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Home / Entertainment / Season 4 Volume 1 of Stranger Things sets the stage for the show’s send-off

Season 4 Volume 1 of Stranger Things sets the stage for the show’s send-off

The series feels right at place in the mythos and magic that we have grown to love
A moment from Season 4 Vol 1 of Stranger Things, dropping on Netflix today
A moment from Season 4 Vol 1 of Stranger Things, dropping on Netflix today

Priyanka Roy    |   Published 27.05.22, 01:16 AM

Hawkins is in danger... once again. And once more, led by Eleven, it’s up to our much-loved brigade — now in their awkward teens and battling everyday issues that extend beyond Demogorgon and Mind Flayer — to rise to the occasion and save their beloved town.

Except that some of them don’t stay in Hawkins anymore. And that, at the outset of the new season, Eleven (Millie Bobby Brown) hasn’t quite got back her powers after she lost them in the battle at Starcourt mall. Bullied in school, she’s a pale shadow of her former self, even as the gang is split, not only across geography but even in the way they now look at life, friendship and relationship.

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But if there’s one thing that can get them back together, then it is, of course, the Upside Down throwing up another monster. “This evil is like a virus... each time it comes back smarter, deadlier,” says someone early on in this season. He could have been referring to the mutating strains of Covid-19 that have pummeled the world between Season 3 and 4. But this is Stranger Things we are talking about and so it’s a monster — Vecna, derived as expected from Dungeons & Dragons lore — in a season that not only cranks up its thrills and chills but also levels up its mythology.

The penultimate season of Netflix’s flagship series — Vol 1, dropping today, comprises seven episodes, while Vol 2, which streams in July will play out the final two episodes — evolves, but also harks back to its roots. By which we mean that this season is, in many ways, a retread to Season 1 in the manner in which it blends together its period setting and its thematic influences.

“A war is coming to Hawkins”, is the somewhat lip-smacking warning (for fans of the show, of course) that arrives somewhere in the middle of S04E03. Before that, Stranger Things takes a few episodes to gradually warm to the impending danger. That journey may either be counted as a slow-burn build-up or a lumbering mess, depending on which side of the patience divide you are currently on. But truth be told, with each episode playing out over an hour, Season 4 isn’t what one would brand as a binge watch.

Which, if we look closely, may just be the idea. There is a whole lot more to chew on (pun unintended) this time. This season attempts to tie up the loose ends and answer some potent questions. Along the way, in true Duffer Brothers style, it throws up many more.

With its principal characters being scattered across the globe, Season 4 has multiple narrative threads that simultaneously demand the viewers’ attention. The path that it takes is often labyrinthine, but more often than not that evolves into a solid, if slow, payoff. Something that Stranger Things fanatics, with the season packing in so much, shouldn’t really have a problem with. It’s been a three-year wait since the last season and though this demands much more of it, we are more than eager to play along. I, for one, let this season rest in my Netflix account for two days — it arrived almost a week ahead of release for reviewers — allowing myself time to prepare before I plunged headlong into it.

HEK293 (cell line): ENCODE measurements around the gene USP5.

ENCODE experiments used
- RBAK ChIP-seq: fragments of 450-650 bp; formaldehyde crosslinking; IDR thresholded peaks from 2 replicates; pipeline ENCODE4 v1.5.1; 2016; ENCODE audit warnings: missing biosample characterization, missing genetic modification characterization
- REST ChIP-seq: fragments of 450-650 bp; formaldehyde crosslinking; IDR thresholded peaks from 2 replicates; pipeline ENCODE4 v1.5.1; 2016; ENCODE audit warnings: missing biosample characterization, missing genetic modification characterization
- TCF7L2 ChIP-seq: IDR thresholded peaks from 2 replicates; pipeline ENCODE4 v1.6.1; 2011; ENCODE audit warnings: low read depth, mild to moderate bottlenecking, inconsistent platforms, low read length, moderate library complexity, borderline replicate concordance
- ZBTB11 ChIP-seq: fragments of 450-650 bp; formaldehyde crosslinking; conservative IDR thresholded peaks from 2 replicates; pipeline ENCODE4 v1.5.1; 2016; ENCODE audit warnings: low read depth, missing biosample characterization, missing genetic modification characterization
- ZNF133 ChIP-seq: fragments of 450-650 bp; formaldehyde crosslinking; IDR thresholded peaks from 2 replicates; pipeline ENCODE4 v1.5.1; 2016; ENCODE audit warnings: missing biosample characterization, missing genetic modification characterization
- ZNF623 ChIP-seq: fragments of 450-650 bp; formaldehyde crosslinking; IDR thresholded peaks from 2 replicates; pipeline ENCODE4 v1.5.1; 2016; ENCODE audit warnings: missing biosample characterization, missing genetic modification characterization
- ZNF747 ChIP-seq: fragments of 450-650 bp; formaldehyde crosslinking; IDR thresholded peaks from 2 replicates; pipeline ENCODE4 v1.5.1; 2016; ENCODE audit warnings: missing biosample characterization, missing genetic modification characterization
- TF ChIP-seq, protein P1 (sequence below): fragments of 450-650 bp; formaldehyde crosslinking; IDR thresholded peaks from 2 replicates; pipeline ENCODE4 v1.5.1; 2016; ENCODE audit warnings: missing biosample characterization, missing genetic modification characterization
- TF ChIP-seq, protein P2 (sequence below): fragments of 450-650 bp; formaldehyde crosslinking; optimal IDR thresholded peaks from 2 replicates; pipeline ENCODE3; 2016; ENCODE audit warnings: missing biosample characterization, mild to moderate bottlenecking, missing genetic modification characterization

A consistent strength of Stranger Things has been its unique, immersive world-building. The directors this season — the Duffers, Shawn Levy and Nimrod Antal — go all out, resulting in a watch that’s frightful as it is jaw-dropping and frequently numbing. There is enough to justify the mindboggling $30 million per-episode budget this season.

The new beast at Hawkins — which Dustin (a still delightful Gaten Matarazzo) accurately calls out as a Freddy Krueger facsimile — is viscerally frightening, making this season’s horror vibe more tactile in many ways.

Even narratively, despite seeming unwieldy at times because of the plethora of players and plot points, Season 4 feels more put together than the previous season. With the series quickly finding its grove as a Netflix tentpole, splitting the current season into two parts goes a long way in “event-ising” Stranger Things.

The main characters continue to hold the narrative together, with Season 4, much like its predecessors, giving at least one new player their spot to shine. Robin, introduced in Season 3, is a delight, and perhaps has the best lines, with Maya Hawke lending the character both vivaciousness and presence. The apple really doesn’t fall far from the tree, and Maya — the daughter of actors Ethan Hawke and Uma Thurman — is a young gun to watch out for. Max, played by Sadie Sink, is also afforded a lot more layers this season, and the unlikely friendship between Dustin and Steve (Joe Keery) continues to power the show’s lighter moments.

Ultimately, Season 4 Volume 1 sets the stage for the show’s send-off, and feels right at place in the mythos and magic that we have grown to love across seasons.

Season 4 Vol 1 of Stranger Things streams on Netflix at 1.30pm today



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